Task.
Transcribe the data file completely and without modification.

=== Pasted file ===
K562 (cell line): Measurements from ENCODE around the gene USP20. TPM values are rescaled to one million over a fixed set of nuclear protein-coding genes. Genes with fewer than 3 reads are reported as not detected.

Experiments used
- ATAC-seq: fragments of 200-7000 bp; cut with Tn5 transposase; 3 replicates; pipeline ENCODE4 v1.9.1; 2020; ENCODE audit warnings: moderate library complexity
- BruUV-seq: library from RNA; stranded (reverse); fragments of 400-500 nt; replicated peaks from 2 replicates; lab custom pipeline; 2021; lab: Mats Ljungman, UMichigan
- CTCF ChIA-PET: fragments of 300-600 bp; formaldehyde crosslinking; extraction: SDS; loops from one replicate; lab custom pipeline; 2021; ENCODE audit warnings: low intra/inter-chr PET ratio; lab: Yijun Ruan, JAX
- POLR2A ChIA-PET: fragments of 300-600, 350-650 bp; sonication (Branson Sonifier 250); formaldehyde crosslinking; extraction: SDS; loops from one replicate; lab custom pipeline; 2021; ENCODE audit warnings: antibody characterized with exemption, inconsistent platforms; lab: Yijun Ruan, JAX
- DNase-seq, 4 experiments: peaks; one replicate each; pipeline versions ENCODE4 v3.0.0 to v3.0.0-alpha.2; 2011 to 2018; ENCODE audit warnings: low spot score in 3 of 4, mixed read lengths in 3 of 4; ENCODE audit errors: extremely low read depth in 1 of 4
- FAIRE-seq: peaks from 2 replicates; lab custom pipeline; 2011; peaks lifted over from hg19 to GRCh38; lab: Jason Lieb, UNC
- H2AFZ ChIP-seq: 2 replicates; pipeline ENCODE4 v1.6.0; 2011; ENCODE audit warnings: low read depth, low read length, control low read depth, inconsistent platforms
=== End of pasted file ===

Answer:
K562 (cell line): Measurements from ENCODE around the gene USP20. TPM values are rescaled to one million over a fixed set of nuclear protein-coding genes. Genes with fewer than 3 reads are reported as not detected.

Experiments used
- ATAC-seq: fragments of 200-7000 bp; cut with Tn5 transposase; 3 replicates; pipeline ENCODE4 v1.9.1; 2020; ENCODE audit warnings: moderate library complexity
- BruUV-seq: library from RNA; stranded (reverse); fragments of 400-500 nt; replicated peaks from 2 replicates; lab custom pipeline; 2021; lab: Mats Ljungman, UMichigan
- CTCF ChIA-PET: fragments of 300-600 bp; formaldehyde crosslinking; extraction: SDS; loops from one replicate; lab custom pipeline; 2021; ENCODE audit warnings: low intra/inter-chr PET ratio; lab: Yijun Ruan, JAX
- POLR2A ChIA-PET: fragments of 300-600, 350-650 bp; sonication (Branson Sonifier 250); formaldehyde crosslinking; extraction: SDS; loops from one replicate; lab custom pipeline; 2021; ENCODE audit warnings: antibody characterized with exemption, inconsistent platforms; lab: Yijun Ruan, JAX
- DNase-seq, 4 experiments: peaks; one replicate each; pipeline versions ENCODE4 v3.0.0 to v3.0.0-alpha.2; 2011 to 2018; ENCODE audit warnings: low spot score in 3 of 4, mixed read lengths in 3 of 4; ENCODE audit errors: extremely low read depth in 1 of 4
- FAIRE-seq: peaks from 2 replicates; lab custom pipeline; 2011; peaks lifted over from hg19 to GRCh38; lab: Jason Lieb, UNC
- H2AFZ ChIP-seq: 2 replicates; pipeline ENCODE4 v1.6.0; 2011; ENCODE audit warnings: low read depth, low read length, control low read depth, inconsistent platforms